Over half of demand comes from rural or rural town areas. Demand here is largely traditional. It is affected by incomes and thus the quality of the monsoon is important. In these areas gold is also important as a means of saving – a gold chain or bangle which can be worn on the person is considered a relatively safe way of storing wealth.

    In urban areas demand is more influenced by western tastes. Like similar markets, gold here faces competition not just from other forms of jewellery but also from the broader competitive set of luxury goods, electronics and consumer services. Promotion is thus important in order to maintain and boost demand

    jog on
  3. notouch


    That was the most sensible gold article I've ever read.
  4. Gold has always been considered, almost by convention a store of value and to an extent I accept that it is. The value is the issue.

    How is that value calculated?

    Lets examine some of the ways that have been claimed, but that are in point of fact false.
    Inflation, Interest Rates.

    Lets then look at 1980 - 1990

    Bond rates;
    1980 - 12.29%
    1981 - 14.76%
    1982 - 11.89%
    1983 - 8.89%
    1984 - 10.16%
    1985 - 8.01%
    1986 - 6.39%
    1987 - 6.85%
    1988 - 7.68%
    1989 - 8.80%
    1990 - 8.40%

    Inflation measured by CPI = +5.05%
    Gold = (-4.86%)

    From the previous data, and many more examples, it is clear that Gold has only a coincidental link to Inflation and or Interest rates and it is much more correlated to its value as a commodity that encapsulates the utility value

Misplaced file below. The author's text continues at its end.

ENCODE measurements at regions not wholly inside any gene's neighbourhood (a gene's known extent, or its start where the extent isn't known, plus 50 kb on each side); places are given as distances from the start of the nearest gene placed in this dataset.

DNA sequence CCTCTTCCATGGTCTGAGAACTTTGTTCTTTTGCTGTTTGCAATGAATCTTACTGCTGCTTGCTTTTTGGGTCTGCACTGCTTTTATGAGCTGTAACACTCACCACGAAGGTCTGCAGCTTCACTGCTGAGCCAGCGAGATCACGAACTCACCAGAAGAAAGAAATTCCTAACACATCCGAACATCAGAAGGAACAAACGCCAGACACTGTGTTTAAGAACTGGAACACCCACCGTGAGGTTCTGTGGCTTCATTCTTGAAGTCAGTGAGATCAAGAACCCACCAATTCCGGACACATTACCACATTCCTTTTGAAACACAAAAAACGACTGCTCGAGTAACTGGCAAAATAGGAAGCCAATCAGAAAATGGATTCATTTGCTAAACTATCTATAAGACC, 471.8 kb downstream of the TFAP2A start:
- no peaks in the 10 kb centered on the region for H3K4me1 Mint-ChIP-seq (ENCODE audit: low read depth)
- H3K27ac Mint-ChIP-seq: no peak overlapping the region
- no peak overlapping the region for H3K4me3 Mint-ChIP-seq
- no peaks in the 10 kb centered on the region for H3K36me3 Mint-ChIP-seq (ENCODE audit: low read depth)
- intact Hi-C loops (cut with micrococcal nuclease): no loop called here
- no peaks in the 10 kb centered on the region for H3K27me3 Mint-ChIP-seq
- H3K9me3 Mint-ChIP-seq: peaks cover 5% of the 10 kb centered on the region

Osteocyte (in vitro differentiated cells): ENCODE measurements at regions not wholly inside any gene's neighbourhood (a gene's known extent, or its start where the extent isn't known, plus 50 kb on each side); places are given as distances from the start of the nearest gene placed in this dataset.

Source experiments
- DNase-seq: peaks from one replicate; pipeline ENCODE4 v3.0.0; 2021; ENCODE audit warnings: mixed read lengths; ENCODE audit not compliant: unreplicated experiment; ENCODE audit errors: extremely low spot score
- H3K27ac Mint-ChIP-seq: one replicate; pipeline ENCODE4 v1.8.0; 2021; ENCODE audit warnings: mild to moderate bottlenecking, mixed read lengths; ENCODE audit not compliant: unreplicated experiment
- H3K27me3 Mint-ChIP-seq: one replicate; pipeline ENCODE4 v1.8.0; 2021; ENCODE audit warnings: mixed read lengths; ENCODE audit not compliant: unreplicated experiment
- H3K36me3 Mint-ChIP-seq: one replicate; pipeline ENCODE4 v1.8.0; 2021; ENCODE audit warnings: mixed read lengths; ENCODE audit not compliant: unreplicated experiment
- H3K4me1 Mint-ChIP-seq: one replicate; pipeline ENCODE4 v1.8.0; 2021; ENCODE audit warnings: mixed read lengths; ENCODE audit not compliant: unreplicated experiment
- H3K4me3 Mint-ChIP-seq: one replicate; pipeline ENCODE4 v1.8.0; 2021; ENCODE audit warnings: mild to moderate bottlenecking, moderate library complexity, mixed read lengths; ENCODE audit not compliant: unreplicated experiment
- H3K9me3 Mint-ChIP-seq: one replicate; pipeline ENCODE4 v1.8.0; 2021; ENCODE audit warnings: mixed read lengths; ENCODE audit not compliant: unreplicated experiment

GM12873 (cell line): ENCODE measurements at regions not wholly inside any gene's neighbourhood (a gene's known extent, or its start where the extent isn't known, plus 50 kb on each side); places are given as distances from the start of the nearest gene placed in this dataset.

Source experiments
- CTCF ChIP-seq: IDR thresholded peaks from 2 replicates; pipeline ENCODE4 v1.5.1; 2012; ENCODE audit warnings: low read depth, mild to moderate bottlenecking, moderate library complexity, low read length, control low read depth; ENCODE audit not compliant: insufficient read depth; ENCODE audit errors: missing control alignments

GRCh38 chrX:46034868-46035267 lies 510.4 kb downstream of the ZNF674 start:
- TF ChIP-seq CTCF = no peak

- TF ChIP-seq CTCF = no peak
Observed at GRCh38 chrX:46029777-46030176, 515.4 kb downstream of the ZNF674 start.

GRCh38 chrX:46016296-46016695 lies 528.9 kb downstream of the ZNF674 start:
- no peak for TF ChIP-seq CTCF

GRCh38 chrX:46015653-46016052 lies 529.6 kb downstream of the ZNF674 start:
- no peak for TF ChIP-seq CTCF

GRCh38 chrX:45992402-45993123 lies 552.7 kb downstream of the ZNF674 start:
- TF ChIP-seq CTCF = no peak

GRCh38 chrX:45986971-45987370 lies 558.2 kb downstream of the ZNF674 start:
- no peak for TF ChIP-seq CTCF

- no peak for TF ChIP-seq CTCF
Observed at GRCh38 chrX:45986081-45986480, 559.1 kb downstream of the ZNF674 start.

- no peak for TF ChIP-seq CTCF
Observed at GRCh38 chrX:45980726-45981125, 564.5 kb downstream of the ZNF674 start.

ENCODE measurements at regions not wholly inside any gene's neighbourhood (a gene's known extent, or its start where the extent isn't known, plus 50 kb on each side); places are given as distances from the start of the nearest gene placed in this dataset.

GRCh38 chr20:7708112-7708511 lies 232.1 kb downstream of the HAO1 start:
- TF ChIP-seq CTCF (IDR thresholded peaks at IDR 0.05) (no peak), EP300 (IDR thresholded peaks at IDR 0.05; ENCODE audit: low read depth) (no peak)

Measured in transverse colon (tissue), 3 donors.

Utility value.
    A slippery concept.
    We have the demand for production.......jewellrey [considered a store of value]
    The demand for investment [considered a store of value]
    So in actuality we run into the same problem.
    Gold is not unique in this paradox, other esoteric investments have the same dynamic; Art, Cars, Guitars, Baseball Cards etc.

    Gold is so embedded within the human psyche, that it could almost be considered genetic.
    Historically it has always been sought after, hoarded, fought over etc. Central Banks, even today hold gold reserves.
    This is the basis of the problem.
    Even though it has no intrinsic value it nevertheless possesses value because everyone believes it has value.

    Therefore to value gold, we have to value the marginal price that the average consumer will lose either the belief, or the ability to buy gold for whatever reason.
    Common sense tells us that trying to measure the *belief* would be a highly subjective and inaccurate waste of time, therefore by default, we have purchasing power of the average consumer. This we can easily measure.

    India, the worlds largest retail gold market
    GDP - per capita (PPP):
    $3,300 (2005 est.)